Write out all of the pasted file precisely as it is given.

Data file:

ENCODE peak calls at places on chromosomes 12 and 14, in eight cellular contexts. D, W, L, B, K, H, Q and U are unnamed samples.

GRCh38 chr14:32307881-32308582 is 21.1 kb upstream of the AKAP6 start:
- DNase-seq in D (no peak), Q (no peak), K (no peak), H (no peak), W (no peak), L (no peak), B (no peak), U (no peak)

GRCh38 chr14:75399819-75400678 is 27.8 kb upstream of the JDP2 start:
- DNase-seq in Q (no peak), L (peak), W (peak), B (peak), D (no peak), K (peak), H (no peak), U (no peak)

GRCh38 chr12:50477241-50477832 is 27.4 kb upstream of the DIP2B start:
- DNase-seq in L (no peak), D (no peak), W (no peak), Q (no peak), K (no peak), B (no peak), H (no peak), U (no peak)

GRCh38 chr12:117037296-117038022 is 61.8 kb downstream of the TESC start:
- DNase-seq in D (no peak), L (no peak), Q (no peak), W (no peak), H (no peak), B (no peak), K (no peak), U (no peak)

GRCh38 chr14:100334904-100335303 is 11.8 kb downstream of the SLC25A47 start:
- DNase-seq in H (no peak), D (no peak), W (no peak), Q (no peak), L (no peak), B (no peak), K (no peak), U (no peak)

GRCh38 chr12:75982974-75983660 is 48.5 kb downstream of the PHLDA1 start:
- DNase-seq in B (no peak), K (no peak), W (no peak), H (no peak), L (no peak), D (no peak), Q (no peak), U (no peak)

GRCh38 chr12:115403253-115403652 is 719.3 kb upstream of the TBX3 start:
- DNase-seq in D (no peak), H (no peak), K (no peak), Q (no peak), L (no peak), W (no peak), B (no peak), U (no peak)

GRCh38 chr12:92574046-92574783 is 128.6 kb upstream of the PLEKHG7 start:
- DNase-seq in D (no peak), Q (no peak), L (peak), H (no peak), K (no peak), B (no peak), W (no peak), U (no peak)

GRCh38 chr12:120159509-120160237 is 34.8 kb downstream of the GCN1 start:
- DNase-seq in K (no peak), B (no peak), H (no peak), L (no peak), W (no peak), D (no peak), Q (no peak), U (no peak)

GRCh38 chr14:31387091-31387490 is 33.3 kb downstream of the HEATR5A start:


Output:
ENCODE peak calls at places on chromosomes 12 and 14, in eight cellular contexts. D, W, L, B, K, H, Q and U are unnamed samples.

GRCh38 chr14:32307881-32308582 is 21.1 kb upstream of the AKAP6 start:
- DNase-seq in D (no peak), Q (no peak), K (no peak), H (no peak), W (no peak), L (no peak), B (no peak), U (no peak)

GRCh38 chr14:75399819-75400678 is 27.8 kb upstream of the JDP2 start:
- DNase-seq in Q (no peak), L (peak), W (peak), B (peak), D (no peak), K (peak), H (no peak), U (no peak)

GRCh38 chr12:50477241-50477832 is 27.4 kb upstream of the DIP2B start:
- DNase-seq in L (no peak), D (no peak), W (no peak), Q (no peak), K (no peak), B (no peak), H (no peak), U (no peak)

GRCh38 chr12:117037296-117038022 is 61.8 kb downstream of the TESC start:
- DNase-seq in D (no peak), L (no peak), Q (no peak), W (no peak), H (no peak), B (no peak), K (no peak), U (no peak)

GRCh38 chr14:100334904-100335303 is 11.8 kb downstream of the SLC25A47 start:
- DNase-seq in H (no peak), D (no peak), W (no peak), Q (no peak), L (no peak), B (no peak), K (no peak), U (no peak)

GRCh38 chr12:75982974-75983660 is 48.5 kb downstream of the PHLDA1 start:
- DNase-seq in B (no peak), K (no peak), W (no peak), H (no peak), L (no peak), D (no peak), Q (no peak), U (no peak)

GRCh38 chr12:115403253-115403652 is 719.3 kb upstream of the TBX3 start:
- DNase-seq in D (no peak), H (no peak), K (no peak), Q (no peak), L (no peak), W (no peak), B (no peak), U (no peak)

GRCh38 chr12:92574046-92574783 is 128.6 kb upstream of the PLEKHG7 start:
- DNase-seq in D (no peak), Q (no peak), L (peak), H (no peak), K (no peak), B (no peak), W (no peak), U (no peak)

GRCh38 chr12:120159509-120160237 is 34.8 kb downstream of the GCN1 start:
- DNase-seq in K (no peak), B (no peak), H (no peak), L (no peak), W (no peak), D (no peak), Q (no peak), U (no peak)

GRCh38 chr14:31387091-31387490 is 33.3 kb downstream of the HEATR5A start: